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The Nature of the World We Live In

So, The Washington Post reports that our esteemed president “strongly disagrees” with the federal judge’s surveillance ruling that says Bush’s disregard of FISA, warrants and the law is *gasp* unconstitutional. Aha, the federal judge, who’s job it is to study the law and know it well, must be wrong because our president, who is not a lawyer and not all that familiar with the law, disagrees with her ruling. Well then.

Bush also said, according to the Post article, that “those who herald this decision simply do not understand the nature of the world in which we live.” And he went on to mention the foiling of the liquid-explosives-on-airplanes-plot in London as an example of why we need unconstitutional, warrant-less wiretapping programs like his little secret power grab. Except that, in the case of that investigation, the authorities actually did obtain warrants from FISA, and were still able to do their job and foil the plot. So, contrary to this administration’s claims, FISA is not a block in the fight again terror plots, but actually helpful. But let’s not allow that reality to interfere with Bush’s reach for limitless power to use as he sees fit. Excuse me while I spit.

Since the dispicable behavior, the constant lies, evasions, twists and smears of this administration and the Republican Congress tend to leave me incoherent with rage, here are some people who express things that I’m thinking and do it clearly, concisely and sometimes even with humor.

First off, an argument that should be shouted from the roof tops, used by every Democrat and Independent running for office, and repeated Republicans are Bad on National Security. Or at least, the Republicans who have been in charge these last 5 years are bad on national security. The president who had a briefing entitled Bin Laden determined to strike in US and chose to ignore it in favor of clearing brush on his ranch? A Republican. The administration that has yet to successfully prosecute a major terrorist operative? Republican.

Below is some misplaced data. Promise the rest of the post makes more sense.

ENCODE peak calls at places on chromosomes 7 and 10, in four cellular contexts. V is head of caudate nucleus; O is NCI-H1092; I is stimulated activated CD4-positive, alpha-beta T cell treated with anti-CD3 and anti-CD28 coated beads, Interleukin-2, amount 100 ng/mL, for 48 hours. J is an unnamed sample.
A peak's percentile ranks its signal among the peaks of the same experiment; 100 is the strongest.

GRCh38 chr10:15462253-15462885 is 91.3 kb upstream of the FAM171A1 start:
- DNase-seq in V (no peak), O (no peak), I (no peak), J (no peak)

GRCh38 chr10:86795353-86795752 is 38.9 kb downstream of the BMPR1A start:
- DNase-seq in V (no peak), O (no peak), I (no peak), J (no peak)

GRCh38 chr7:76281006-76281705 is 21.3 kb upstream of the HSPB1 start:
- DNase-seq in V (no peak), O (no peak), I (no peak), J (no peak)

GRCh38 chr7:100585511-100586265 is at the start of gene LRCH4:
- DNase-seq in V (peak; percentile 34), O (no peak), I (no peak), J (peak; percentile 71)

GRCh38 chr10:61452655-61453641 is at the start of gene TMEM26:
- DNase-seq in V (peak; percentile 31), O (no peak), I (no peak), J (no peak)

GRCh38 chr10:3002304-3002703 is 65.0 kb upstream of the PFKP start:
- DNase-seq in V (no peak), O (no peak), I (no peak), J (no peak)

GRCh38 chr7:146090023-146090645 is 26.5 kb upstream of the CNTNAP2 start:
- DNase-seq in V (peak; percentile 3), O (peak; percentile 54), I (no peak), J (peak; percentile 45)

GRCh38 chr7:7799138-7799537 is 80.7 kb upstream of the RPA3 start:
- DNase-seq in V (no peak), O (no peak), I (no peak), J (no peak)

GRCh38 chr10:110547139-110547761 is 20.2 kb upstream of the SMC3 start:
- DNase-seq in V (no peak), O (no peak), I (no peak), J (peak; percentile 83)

To be precise: a Republican president and a Republican Congress and a Supreme Court made yet more conservative, but they still claim they are victims of the evil liberals and that a government that is incapable of saving its own cities (New Orleans, anyone?) much less capturing bin Laden, eradicating the daily terror in Iraq, or even holding on to any potential progress made in Afghanistan (thought we’d forgotten about that country? Well, the administration has) is somehow not their fault. But they have to gall to announce that if Americans vote for Democrats, then the terrorists will attack.

This, as the Martini Republic so aptly terms it, is the tightrope of fear they want us to walk. As Bush said recently: “America is safer than it has been, yet it is not yet safe,” and this, as MR points out, is exactly the dilemma this administration finds itself in. It has claimed that only Bush and his Republicans can keep us safe from terrorist attacks, and that voting Democrat is a sure way of inviting attack once again. But enough time has passed by now that the fear of an attack has been slowly subsiding among American voters. So Bush must on the one hand claim he has made us safer but on the other hand keep us afraid and worried that we are not, in fact, safe. Because they could strike again, at any time, except when Bush and his limitless powers are there to keep us safe. What a crock.

Which leads directly to the question of fear. According to the administration and much of the media following their lead (FOX News, I’m looking at you), we should be afraid every time they mention another foiled plot, or rumors of a possible plot, or whispers on chat rooms about potential attacks somewhere. Because if we’re always afraid, we won’t think straight and they can so much more easily manipulate us. But what good does it do to be this afraid all the time? I’ve tried to argue that it is useless to live in fear, but Kung Fu Monkey has already done it and done an excellent job of it too. Read his Wait, Aren’t You Scared? entry and that’s almost exactly what I’ve been thinking.

In the end, the one who truly does not understand the nature of the world we live in is Bush himself, who chooses to avoid the challenging complexities of the world and instead insulates himself in a comfortable, self-serving ideology that makes him the agent of God, always in the right, never in doubt, and never accountable.


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